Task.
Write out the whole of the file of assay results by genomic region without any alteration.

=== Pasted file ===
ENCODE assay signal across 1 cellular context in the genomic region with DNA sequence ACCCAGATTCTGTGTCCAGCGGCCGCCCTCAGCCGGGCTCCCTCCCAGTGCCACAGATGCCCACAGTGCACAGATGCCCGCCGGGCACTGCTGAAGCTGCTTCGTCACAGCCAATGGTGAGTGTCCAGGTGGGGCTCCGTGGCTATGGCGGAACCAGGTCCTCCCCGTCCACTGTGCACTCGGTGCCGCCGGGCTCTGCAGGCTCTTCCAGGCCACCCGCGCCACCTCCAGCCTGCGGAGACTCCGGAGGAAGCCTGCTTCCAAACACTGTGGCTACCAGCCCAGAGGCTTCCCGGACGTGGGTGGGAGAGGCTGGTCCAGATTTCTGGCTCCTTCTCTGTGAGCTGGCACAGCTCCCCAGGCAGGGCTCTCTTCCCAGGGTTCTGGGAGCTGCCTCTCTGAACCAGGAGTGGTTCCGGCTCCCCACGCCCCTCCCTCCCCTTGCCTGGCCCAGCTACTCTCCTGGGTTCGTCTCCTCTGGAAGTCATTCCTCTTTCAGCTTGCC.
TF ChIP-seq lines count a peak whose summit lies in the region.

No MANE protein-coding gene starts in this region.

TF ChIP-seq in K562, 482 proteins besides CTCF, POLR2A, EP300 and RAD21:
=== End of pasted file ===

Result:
ENCODE assay signal across 1 cellular context in the genomic region with DNA sequence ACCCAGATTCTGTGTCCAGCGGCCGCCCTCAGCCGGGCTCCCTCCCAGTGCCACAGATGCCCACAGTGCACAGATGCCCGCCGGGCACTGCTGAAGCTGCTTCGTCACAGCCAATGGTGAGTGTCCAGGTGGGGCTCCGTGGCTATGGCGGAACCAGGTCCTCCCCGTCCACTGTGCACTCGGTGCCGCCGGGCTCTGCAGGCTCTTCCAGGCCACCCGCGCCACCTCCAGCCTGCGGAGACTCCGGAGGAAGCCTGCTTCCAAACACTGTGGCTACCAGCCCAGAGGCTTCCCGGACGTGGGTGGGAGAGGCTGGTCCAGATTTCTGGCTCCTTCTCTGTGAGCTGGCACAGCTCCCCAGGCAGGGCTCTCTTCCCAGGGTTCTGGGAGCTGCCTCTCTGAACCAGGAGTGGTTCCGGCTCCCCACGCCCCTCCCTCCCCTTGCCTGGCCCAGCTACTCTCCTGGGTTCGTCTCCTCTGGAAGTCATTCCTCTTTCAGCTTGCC.
TF ChIP-seq lines count a peak whose summit lies in the region.

No MANE protein-coding gene starts in this region.

TF ChIP-seq in K562, 482 proteins besides CTCF, POLR2A, EP300 and RAD21: